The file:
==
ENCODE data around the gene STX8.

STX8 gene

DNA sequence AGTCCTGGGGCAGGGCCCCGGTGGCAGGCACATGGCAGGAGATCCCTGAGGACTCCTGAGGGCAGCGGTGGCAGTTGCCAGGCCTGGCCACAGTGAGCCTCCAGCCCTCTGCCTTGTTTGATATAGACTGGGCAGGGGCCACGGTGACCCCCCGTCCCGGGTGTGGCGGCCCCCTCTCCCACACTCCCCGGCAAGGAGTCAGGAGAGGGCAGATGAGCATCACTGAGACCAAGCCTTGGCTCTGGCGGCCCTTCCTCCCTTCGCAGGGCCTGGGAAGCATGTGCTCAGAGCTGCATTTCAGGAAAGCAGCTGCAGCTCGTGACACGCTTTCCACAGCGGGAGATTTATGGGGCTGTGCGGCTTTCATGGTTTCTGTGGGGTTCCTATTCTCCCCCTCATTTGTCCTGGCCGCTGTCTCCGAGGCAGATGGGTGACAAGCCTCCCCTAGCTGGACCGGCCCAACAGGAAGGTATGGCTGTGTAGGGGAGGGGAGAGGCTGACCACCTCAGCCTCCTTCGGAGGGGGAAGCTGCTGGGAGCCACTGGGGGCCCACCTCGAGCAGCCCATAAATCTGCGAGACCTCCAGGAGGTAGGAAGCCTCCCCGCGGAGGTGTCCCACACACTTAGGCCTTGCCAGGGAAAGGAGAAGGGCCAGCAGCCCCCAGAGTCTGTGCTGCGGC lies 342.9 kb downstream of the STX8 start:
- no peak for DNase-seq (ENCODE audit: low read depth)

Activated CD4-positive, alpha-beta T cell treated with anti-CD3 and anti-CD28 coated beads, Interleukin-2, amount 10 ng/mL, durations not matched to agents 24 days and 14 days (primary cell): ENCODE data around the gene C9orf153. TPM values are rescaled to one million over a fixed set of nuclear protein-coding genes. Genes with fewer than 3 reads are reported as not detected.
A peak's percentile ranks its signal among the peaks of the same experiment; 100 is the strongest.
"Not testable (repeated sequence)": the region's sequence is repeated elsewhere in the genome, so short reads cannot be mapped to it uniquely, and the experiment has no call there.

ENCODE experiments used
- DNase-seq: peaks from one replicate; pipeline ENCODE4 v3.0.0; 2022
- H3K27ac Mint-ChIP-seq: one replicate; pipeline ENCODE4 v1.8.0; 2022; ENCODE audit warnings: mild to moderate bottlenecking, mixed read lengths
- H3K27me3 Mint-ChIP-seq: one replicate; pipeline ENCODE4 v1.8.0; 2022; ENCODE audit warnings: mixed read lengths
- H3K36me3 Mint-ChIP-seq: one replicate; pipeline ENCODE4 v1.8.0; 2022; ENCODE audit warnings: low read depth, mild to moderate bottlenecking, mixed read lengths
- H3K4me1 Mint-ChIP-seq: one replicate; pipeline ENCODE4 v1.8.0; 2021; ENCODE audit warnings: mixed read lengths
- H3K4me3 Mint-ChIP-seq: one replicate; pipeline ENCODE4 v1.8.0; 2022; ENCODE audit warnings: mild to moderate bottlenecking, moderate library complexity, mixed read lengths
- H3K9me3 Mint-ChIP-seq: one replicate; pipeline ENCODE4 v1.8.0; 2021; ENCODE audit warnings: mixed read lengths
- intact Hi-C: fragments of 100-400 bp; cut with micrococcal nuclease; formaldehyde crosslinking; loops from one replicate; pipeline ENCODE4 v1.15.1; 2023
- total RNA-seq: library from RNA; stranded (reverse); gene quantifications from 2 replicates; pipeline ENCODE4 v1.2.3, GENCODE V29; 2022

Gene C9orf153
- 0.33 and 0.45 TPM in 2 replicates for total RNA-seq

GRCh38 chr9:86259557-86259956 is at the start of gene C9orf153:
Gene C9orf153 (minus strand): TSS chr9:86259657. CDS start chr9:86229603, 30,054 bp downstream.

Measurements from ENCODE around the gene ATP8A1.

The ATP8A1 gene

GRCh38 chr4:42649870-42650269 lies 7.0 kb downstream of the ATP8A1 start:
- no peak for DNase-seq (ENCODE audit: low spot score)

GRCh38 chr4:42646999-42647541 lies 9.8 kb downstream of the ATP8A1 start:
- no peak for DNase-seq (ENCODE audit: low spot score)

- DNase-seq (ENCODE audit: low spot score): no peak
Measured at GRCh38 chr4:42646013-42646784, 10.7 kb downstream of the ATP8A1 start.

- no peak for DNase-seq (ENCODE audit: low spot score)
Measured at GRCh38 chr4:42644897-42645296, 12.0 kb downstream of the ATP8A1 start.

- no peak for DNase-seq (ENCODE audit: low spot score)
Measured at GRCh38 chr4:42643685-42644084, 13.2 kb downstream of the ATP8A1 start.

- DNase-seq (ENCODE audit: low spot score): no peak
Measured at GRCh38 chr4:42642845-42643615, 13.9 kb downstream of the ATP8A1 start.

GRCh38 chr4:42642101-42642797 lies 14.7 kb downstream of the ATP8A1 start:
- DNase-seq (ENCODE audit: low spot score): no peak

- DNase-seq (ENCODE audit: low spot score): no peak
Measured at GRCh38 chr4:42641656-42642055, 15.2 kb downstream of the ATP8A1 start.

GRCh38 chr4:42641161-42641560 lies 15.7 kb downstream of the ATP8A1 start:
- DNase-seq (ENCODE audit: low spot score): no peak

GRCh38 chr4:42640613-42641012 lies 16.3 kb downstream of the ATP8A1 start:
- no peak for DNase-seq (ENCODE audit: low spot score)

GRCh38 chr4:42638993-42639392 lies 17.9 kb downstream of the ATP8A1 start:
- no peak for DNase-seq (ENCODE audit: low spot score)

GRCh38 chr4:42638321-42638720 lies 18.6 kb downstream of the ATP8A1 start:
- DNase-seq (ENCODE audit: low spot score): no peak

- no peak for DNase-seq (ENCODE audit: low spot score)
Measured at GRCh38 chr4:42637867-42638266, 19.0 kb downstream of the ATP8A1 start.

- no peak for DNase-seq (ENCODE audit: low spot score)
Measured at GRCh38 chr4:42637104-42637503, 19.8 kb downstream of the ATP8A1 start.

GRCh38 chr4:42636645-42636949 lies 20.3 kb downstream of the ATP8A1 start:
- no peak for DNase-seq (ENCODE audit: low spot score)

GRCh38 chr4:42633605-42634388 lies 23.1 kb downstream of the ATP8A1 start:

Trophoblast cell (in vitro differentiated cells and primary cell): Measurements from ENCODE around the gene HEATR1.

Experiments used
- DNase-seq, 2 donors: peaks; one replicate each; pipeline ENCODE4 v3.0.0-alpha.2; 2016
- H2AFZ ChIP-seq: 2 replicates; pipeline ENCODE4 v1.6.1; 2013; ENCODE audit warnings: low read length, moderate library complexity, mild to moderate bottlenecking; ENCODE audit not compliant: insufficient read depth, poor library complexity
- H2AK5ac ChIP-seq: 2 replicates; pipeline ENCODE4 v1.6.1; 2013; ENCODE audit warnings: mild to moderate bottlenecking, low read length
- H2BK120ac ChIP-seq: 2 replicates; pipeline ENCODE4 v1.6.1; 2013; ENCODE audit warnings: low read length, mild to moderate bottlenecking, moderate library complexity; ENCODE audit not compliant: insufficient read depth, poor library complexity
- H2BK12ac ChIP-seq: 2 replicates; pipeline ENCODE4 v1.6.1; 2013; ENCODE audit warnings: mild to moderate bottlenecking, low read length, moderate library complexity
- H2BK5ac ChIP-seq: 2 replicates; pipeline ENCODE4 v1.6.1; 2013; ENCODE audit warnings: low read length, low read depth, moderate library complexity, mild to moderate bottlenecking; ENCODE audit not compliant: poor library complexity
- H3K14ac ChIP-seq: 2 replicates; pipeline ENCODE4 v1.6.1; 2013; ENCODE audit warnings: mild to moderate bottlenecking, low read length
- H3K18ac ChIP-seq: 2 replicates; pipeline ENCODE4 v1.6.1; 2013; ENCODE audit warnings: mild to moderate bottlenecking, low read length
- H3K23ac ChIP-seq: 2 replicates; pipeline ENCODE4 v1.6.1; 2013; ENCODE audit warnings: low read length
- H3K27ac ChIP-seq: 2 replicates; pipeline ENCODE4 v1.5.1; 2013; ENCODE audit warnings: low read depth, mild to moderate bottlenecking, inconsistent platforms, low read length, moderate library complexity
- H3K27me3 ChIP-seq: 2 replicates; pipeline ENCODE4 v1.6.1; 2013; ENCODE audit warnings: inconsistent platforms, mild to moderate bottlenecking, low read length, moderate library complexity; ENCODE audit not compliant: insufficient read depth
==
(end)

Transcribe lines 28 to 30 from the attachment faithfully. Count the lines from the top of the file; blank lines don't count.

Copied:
- DNase-seq (ENCODE audit: low spot score): no peak
Measured at GRCh38 chr4:42646013-42646784, 10.7 kb downstream of the ATP8A1 start.

- no peak for DNase-seq (ENCODE audit: low spot score)